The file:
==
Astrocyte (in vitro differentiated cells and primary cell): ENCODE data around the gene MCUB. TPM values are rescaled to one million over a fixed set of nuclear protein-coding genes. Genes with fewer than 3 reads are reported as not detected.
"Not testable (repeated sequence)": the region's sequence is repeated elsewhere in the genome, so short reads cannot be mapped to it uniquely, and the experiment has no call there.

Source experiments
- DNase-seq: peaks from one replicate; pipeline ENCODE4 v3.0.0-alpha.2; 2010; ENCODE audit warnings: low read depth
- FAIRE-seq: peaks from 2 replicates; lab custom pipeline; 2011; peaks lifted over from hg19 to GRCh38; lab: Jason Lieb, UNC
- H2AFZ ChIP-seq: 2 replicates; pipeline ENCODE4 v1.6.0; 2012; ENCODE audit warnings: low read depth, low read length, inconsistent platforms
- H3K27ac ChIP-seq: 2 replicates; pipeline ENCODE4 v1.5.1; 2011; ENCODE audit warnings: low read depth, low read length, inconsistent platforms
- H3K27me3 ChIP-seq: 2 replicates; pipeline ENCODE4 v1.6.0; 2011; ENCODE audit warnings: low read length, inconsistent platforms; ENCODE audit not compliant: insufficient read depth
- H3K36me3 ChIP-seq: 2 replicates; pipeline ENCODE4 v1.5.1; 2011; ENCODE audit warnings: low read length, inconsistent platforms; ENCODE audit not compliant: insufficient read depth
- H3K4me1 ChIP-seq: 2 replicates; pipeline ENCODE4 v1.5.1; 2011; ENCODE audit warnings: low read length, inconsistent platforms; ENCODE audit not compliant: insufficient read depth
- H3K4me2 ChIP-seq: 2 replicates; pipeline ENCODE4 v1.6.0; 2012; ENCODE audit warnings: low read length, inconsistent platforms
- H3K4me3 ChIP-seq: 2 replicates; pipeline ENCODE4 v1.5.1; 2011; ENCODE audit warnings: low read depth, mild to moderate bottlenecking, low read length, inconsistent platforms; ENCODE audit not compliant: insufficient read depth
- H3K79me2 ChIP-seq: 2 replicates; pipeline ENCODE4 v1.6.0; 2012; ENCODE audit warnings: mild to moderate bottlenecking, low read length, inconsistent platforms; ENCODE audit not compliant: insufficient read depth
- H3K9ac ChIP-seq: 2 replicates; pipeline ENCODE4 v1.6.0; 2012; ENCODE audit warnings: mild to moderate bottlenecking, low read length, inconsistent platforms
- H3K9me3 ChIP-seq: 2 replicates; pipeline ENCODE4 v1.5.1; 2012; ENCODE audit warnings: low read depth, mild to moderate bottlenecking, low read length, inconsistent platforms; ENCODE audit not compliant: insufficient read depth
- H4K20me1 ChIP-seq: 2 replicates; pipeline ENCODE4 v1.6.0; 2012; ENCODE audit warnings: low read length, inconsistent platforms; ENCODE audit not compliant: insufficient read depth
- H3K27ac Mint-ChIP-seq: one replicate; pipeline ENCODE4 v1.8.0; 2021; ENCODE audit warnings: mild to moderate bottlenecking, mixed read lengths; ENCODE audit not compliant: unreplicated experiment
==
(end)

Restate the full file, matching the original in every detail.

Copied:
Astrocyte (in vitro differentiated cells and primary cell): ENCODE data around the gene MCUB. TPM values are rescaled to one million over a fixed set of nuclear protein-coding genes. Genes with fewer than 3 reads are reported as not detected.
"Not testable (repeated sequence)": the region's sequence is repeated elsewhere in the genome, so short reads cannot be mapped to it uniquely, and the experiment has no call there.

Source experiments
- DNase-seq: peaks from one replicate; pipeline ENCODE4 v3.0.0-alpha.2; 2010; ENCODE audit warnings: low read depth
- FAIRE-seq: peaks from 2 replicates; lab custom pipeline; 2011; peaks lifted over from hg19 to GRCh38; lab: Jason Lieb, UNC
- H2AFZ ChIP-seq: 2 replicates; pipeline ENCODE4 v1.6.0; 2012; ENCODE audit warnings: low read depth, low read length, inconsistent platforms
- H3K27ac ChIP-seq: 2 replicates; pipeline ENCODE4 v1.5.1; 2011; ENCODE audit warnings: low read depth, low read length, inconsistent platforms
- H3K27me3 ChIP-seq: 2 replicates; pipeline ENCODE4 v1.6.0; 2011; ENCODE audit warnings: low read length, inconsistent platforms; ENCODE audit not compliant: insufficient read depth
- H3K36me3 ChIP-seq: 2 replicates; pipeline ENCODE4 v1.5.1; 2011; ENCODE audit warnings: low read length, inconsistent platforms; ENCODE audit not compliant: insufficient read depth
- H3K4me1 ChIP-seq: 2 replicates; pipeline ENCODE4 v1.5.1; 2011; ENCODE audit warnings: low read length, inconsistent platforms; ENCODE audit not compliant: insufficient read depth
- H3K4me2 ChIP-seq: 2 replicates; pipeline ENCODE4 v1.6.0; 2012; ENCODE audit warnings: low read length, inconsistent platforms
- H3K4me3 ChIP-seq: 2 replicates; pipeline ENCODE4 v1.5.1; 2011; ENCODE audit warnings: low read depth, mild to moderate bottlenecking, low read length, inconsistent platforms; ENCODE audit not compliant: insufficient read depth
- H3K79me2 ChIP-seq: 2 replicates; pipeline ENCODE4 v1.6.0; 2012; ENCODE audit warnings: mild to moderate bottlenecking, low read length, inconsistent platforms; ENCODE audit not compliant: insufficient read depth
- H3K9ac ChIP-seq: 2 replicates; pipeline ENCODE4 v1.6.0; 2012; ENCODE audit warnings: mild to moderate bottlenecking, low read length, inconsistent platforms
- H3K9me3 ChIP-seq: 2 replicates; pipeline ENCODE4 v1.5.1; 2012; ENCODE audit warnings: low read depth, mild to moderate bottlenecking, low read length, inconsistent platforms; ENCODE audit not compliant: insufficient read depth
- H4K20me1 ChIP-seq: 2 replicates; pipeline ENCODE4 v1.6.0; 2012; ENCODE audit warnings: low read length, inconsistent platforms; ENCODE audit not compliant: insufficient read depth
- H3K27ac Mint-ChIP-seq: one replicate; pipeline ENCODE4 v1.8.0; 2021; ENCODE audit warnings: mild to moderate bottlenecking, mixed read lengths; ENCODE audit not compliant: unreplicated experiment